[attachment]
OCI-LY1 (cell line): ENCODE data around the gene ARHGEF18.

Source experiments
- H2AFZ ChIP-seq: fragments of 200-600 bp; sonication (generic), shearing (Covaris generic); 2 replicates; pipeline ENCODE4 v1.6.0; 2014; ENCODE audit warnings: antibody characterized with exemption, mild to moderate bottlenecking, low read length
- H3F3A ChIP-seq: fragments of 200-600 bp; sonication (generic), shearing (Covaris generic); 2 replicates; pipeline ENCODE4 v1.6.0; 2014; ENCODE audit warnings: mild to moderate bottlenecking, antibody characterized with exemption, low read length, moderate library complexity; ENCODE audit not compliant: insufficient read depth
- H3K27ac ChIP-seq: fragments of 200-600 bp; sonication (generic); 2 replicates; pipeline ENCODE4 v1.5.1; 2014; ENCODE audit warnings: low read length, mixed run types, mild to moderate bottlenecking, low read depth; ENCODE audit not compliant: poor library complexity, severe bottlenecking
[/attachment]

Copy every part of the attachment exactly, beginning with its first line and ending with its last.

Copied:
OCI-LY1 (cell line): ENCODE data around the gene ARHGEF18.

Source experiments
- H2AFZ ChIP-seq: fragments of 200-600 bp; sonication (generic), shearing (Covaris generic); 2 replicates; pipeline ENCODE4 v1.6.0; 2014; ENCODE audit warnings: antibody characterized with exemption, mild to moderate bottlenecking, low read length
- H3F3A ChIP-seq: fragments of 200-600 bp; sonication (generic), shearing (Covaris generic); 2 replicates; pipeline ENCODE4 v1.6.0; 2014; ENCODE audit warnings: mild to moderate bottlenecking, antibody characterized with exemption, low read length, moderate library complexity; ENCODE audit not compliant: insufficient read depth
- H3K27ac ChIP-seq: fragments of 200-600 bp; sonication (generic); 2 replicates; pipeline ENCODE4 v1.5.1; 2014; ENCODE audit warnings: low read length, mixed run types, mild to moderate bottlenecking, low read depth; ENCODE audit not compliant: poor library complexity, severe bottlenecking